The United States Department of Labor (DOL) issued its proposed rule changes to the so-called “white collar” exemptions to overtime pay on July 6, 2015. The Fair Labor Standards Act (FLSA), which guarantees a minimum wage and overtime pay, contains an exemption to overtime pay for bona fide executive, administrative, professional, outside sales and computer employees. To be exempt under one of these white collar exemptions, the employee must be paid on a salary (not hourly) basis and perform certain primary job duties.
Since 2004, the minimum salary level to qualify for the exemption under the FLSA has been $455 per week ($23,660 per year). However, under New York Law, the minimum salary level is higher and is currently $656.25 per week.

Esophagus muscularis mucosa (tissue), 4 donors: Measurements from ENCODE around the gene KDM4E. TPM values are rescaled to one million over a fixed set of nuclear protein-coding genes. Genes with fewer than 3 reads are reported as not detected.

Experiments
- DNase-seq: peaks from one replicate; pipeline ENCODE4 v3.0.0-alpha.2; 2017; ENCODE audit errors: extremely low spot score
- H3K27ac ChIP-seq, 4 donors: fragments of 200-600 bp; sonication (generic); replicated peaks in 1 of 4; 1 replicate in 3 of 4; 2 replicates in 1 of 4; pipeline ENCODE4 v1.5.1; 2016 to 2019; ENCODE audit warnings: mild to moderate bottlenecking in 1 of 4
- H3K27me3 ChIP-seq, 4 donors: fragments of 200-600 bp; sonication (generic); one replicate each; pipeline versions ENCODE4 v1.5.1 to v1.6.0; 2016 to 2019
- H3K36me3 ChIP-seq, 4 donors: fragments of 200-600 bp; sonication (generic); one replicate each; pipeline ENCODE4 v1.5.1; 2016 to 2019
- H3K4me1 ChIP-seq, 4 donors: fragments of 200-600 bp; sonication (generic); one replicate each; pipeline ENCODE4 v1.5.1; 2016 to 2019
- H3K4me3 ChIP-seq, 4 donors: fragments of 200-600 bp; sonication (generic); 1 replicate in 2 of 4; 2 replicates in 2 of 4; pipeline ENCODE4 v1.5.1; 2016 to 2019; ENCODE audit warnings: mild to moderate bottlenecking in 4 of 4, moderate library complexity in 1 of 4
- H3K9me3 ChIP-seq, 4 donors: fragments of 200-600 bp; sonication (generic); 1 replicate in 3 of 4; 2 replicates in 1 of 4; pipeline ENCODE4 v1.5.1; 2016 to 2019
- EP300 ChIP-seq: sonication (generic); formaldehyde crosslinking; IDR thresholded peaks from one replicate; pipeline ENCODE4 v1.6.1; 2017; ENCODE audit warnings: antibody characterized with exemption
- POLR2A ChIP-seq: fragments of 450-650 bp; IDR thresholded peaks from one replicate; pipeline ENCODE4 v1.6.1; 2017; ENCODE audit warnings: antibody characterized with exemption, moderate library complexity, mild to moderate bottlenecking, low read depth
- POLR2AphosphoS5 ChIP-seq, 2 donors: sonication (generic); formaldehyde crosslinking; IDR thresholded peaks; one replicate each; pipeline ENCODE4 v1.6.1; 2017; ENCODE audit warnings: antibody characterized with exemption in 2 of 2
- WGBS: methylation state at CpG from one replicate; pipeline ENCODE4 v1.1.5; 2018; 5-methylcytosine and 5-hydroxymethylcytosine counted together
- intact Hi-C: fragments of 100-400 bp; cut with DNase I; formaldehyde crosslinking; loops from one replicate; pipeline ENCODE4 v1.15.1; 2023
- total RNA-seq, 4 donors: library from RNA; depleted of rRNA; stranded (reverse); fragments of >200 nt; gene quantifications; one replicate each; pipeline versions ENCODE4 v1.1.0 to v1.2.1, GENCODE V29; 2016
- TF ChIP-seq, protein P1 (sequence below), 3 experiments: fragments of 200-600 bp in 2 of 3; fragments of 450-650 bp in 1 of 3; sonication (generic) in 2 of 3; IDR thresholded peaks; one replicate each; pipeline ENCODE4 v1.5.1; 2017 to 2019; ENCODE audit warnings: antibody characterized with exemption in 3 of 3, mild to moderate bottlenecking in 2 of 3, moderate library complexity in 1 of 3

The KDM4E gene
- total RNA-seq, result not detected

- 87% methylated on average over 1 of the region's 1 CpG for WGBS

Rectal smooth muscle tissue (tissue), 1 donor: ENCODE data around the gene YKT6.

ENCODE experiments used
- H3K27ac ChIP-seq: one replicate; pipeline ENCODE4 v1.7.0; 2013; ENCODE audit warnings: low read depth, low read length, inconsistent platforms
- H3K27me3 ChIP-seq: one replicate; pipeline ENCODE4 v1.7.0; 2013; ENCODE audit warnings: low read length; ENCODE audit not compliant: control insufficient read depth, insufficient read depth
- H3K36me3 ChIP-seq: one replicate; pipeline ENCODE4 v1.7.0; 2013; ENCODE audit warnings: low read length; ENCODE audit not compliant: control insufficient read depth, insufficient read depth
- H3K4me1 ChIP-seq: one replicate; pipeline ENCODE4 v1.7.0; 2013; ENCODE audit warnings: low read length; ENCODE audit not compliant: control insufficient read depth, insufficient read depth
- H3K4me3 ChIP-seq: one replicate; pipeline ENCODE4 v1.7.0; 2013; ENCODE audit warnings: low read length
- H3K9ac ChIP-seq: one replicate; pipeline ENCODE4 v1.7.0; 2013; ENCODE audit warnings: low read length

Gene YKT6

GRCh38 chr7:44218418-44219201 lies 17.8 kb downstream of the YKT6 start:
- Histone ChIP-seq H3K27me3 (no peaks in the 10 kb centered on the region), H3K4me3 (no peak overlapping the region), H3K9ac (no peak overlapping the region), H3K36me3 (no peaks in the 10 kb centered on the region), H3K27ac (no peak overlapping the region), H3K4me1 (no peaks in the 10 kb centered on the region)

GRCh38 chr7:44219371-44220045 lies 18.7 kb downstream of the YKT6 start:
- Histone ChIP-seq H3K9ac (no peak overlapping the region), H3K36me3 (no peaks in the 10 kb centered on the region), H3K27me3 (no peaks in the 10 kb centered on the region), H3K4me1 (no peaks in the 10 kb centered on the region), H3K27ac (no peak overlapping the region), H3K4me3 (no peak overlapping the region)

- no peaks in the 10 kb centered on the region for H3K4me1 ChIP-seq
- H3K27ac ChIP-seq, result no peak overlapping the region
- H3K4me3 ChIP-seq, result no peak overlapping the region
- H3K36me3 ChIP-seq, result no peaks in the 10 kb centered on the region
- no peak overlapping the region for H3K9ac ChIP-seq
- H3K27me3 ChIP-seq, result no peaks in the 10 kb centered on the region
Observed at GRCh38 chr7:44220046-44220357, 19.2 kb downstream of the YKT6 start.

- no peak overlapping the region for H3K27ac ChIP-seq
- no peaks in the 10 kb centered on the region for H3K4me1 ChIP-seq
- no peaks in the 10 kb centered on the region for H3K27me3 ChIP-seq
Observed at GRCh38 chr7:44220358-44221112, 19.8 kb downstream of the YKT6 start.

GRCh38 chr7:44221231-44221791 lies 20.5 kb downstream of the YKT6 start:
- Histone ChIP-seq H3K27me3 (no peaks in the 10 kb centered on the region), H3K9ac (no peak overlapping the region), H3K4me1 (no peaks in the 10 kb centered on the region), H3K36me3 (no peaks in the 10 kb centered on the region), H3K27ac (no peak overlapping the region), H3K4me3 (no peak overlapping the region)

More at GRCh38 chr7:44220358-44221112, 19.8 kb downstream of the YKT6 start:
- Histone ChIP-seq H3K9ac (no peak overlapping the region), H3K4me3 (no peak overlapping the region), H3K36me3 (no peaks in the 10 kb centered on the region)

According to the DOL, the proposed rule seeks to update the salary level, and to implement a mechanism by which the salary level will automatically increase without having to contend with the “lengthy passage of time between rulemakings.” The DOL proposes that the salary level be set at the 40th percentile of weekly earnings. For the first quarter of 2015, the 40th percentile of weekly earnings is $951 (or $49,452 per year for a full-year worker). The DOL estimates that by the time the proposed rule becomes final in 2016, the minimum salary required would be $970 per week (or $50,440 per year for a full-year worker).
The DOL is soliciting comments until September 4, 2015 on the proposed salary test changes, and is seeking comment on whether the primary duties test should be modified as well. The full text of the proposed rule can be accessed at the Federal Register.